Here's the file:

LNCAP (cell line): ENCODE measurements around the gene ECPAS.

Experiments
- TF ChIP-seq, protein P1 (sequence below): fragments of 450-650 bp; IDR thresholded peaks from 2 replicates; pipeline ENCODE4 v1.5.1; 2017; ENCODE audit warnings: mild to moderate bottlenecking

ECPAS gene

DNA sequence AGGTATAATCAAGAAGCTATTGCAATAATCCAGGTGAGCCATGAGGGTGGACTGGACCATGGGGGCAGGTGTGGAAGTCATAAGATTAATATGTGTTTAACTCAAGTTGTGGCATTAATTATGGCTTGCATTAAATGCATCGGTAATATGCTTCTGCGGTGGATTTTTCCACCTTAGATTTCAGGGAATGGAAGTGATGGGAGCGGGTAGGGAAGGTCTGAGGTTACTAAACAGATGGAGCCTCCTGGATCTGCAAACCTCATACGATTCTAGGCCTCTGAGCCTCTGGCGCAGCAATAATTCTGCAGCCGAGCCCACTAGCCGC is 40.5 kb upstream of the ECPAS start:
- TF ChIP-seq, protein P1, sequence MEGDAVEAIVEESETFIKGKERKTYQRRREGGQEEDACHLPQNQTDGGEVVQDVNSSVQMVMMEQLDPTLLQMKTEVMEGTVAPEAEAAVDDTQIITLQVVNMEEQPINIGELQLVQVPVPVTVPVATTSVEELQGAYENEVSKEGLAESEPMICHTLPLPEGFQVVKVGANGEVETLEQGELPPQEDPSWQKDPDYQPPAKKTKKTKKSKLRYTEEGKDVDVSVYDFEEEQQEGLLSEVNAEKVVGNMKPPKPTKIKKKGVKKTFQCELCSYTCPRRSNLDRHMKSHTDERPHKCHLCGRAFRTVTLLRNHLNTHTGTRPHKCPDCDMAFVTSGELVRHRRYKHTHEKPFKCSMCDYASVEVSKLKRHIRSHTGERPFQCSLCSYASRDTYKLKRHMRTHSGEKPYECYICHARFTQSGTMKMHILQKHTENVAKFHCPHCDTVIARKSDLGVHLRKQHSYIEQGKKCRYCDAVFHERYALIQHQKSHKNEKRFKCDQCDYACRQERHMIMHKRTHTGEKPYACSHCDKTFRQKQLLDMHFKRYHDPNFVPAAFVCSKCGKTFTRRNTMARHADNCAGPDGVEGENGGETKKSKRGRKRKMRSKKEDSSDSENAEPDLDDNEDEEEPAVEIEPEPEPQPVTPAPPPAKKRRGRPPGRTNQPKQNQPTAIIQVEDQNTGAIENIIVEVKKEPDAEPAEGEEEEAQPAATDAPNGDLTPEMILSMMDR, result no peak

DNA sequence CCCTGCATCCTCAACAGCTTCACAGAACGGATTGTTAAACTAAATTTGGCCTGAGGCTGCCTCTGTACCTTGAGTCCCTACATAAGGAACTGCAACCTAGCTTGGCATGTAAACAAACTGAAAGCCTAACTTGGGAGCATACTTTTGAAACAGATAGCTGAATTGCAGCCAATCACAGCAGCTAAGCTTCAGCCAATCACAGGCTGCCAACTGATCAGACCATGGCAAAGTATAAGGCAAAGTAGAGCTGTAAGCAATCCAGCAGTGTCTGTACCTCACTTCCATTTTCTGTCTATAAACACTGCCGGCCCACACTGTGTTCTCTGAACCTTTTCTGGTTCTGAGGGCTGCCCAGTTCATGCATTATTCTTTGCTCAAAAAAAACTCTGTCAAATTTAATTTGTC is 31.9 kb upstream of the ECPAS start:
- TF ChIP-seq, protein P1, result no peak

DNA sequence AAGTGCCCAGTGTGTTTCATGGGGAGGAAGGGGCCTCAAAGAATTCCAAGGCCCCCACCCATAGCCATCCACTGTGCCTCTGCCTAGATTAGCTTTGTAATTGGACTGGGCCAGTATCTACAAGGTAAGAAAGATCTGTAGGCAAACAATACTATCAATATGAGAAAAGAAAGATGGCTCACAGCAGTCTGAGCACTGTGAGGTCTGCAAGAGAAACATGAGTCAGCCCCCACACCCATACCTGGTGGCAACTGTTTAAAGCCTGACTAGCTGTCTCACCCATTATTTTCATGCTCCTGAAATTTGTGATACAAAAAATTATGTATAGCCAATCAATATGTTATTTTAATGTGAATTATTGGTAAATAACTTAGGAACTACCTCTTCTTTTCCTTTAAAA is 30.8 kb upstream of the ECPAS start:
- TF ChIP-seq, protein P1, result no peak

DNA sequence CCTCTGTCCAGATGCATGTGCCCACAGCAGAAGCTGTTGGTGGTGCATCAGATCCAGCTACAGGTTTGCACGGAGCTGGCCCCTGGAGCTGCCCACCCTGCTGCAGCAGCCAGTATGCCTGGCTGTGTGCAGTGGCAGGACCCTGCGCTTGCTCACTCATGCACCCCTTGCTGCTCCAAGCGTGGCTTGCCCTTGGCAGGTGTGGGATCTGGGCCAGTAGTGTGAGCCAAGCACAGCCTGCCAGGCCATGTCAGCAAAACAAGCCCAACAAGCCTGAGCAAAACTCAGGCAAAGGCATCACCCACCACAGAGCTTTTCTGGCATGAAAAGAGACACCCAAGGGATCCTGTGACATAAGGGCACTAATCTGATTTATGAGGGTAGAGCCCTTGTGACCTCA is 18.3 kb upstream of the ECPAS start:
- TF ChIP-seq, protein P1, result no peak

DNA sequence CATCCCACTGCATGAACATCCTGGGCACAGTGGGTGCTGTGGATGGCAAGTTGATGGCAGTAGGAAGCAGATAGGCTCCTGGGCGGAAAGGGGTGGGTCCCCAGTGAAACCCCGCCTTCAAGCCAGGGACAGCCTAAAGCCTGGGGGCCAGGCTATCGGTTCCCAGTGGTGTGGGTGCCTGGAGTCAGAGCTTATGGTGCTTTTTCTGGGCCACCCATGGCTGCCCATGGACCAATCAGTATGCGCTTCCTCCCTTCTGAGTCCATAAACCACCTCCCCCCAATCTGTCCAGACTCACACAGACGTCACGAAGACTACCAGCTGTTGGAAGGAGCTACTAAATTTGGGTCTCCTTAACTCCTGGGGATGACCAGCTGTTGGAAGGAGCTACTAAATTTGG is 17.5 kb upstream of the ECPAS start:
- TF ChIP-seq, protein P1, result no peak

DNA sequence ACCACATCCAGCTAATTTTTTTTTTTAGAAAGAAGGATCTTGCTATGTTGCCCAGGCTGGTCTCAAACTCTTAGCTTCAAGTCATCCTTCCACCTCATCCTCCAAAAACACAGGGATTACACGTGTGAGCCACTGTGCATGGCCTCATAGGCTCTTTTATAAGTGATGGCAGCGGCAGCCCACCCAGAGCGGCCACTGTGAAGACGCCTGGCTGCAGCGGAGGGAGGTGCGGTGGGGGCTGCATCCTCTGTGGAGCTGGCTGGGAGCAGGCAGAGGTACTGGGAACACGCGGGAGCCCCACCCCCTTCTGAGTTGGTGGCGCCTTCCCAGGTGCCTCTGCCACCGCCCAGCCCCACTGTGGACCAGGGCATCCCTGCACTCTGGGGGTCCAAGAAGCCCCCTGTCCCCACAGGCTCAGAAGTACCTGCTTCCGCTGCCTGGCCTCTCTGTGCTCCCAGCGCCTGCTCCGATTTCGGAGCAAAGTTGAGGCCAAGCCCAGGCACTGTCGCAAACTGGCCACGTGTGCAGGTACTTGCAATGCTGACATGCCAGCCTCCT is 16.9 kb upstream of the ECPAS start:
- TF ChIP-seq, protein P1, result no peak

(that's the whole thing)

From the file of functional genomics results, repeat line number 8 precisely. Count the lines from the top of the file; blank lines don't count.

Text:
- TF ChIP-seq, protein P1, result no peak